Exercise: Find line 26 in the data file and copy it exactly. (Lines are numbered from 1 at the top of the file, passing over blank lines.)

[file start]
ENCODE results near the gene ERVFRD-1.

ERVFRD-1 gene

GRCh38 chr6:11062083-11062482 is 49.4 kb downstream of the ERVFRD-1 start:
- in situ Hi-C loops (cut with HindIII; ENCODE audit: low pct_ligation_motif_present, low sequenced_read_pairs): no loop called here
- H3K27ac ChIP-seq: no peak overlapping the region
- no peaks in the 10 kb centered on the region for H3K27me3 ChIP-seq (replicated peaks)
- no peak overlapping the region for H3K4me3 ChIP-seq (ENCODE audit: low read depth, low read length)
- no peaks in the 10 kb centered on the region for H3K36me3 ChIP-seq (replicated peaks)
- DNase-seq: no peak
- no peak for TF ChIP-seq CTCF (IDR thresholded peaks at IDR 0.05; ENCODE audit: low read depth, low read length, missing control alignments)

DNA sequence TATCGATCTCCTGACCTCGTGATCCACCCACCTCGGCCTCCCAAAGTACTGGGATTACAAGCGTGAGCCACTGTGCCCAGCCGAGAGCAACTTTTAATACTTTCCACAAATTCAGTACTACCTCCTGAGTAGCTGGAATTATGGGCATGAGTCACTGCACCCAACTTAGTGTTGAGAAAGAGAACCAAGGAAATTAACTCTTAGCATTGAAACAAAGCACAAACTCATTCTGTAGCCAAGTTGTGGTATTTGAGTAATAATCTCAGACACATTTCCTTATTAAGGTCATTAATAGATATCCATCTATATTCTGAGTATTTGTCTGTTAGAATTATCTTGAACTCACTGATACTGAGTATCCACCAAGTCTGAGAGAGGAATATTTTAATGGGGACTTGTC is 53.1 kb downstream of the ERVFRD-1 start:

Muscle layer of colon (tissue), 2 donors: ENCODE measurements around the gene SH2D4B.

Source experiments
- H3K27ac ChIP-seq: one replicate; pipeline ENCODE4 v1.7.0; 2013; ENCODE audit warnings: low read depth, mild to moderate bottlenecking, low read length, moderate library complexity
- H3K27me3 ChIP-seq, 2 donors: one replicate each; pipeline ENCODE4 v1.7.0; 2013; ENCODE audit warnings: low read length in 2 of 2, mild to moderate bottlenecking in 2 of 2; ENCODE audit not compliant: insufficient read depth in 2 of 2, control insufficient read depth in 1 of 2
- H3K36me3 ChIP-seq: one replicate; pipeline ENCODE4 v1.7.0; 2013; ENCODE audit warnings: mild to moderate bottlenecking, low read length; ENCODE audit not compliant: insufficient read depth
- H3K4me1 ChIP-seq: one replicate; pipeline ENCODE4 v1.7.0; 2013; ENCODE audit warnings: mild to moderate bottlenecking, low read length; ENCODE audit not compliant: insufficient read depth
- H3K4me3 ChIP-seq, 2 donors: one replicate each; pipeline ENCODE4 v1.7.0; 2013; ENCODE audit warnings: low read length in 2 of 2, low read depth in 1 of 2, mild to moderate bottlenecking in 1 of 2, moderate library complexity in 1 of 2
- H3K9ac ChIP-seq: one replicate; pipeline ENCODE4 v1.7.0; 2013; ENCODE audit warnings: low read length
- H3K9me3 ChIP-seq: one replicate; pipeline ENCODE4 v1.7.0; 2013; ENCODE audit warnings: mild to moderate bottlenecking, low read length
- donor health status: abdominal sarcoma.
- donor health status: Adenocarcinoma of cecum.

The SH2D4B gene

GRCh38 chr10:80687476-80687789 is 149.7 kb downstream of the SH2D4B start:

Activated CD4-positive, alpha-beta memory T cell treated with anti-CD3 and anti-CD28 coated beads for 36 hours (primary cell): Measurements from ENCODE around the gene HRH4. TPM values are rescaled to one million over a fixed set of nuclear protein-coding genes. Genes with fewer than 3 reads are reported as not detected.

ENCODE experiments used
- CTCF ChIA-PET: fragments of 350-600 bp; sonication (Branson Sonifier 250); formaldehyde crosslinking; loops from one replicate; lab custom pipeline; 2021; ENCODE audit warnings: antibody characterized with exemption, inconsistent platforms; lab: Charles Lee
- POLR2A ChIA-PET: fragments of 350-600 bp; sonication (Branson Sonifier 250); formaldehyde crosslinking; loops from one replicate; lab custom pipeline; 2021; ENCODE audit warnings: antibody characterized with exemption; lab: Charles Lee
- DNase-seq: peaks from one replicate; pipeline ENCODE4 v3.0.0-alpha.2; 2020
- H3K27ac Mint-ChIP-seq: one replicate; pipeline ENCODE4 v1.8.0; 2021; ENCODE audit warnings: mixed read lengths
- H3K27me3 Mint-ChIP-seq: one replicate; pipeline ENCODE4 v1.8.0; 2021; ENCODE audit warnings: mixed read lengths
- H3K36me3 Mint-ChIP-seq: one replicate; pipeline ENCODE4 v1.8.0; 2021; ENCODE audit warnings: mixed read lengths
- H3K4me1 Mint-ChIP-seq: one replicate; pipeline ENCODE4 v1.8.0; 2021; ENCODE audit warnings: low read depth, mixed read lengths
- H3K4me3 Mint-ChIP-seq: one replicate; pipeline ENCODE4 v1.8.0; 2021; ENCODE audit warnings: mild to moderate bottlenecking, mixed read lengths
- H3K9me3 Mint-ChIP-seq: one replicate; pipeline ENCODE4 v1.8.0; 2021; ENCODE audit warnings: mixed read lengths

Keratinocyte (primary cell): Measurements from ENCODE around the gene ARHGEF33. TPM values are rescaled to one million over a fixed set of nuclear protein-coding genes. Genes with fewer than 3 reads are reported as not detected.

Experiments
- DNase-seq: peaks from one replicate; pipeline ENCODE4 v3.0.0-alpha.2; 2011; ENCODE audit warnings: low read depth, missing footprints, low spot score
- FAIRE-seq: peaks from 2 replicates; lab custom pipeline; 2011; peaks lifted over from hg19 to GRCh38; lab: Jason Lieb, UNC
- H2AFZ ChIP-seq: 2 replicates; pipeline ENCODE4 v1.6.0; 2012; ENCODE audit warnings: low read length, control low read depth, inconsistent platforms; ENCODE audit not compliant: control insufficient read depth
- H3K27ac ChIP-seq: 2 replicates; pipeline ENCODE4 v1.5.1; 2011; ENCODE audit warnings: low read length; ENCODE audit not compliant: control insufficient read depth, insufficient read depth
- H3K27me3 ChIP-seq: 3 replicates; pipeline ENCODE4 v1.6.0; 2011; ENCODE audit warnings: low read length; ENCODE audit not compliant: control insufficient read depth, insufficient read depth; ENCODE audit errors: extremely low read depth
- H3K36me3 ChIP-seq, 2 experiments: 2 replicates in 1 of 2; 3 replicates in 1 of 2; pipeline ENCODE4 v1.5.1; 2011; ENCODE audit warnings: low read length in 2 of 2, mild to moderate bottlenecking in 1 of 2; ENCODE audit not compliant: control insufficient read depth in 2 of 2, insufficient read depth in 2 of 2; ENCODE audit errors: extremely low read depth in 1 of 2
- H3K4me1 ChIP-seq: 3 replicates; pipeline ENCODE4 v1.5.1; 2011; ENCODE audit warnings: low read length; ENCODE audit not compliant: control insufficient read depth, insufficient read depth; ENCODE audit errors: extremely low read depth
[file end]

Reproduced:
ENCODE experiments used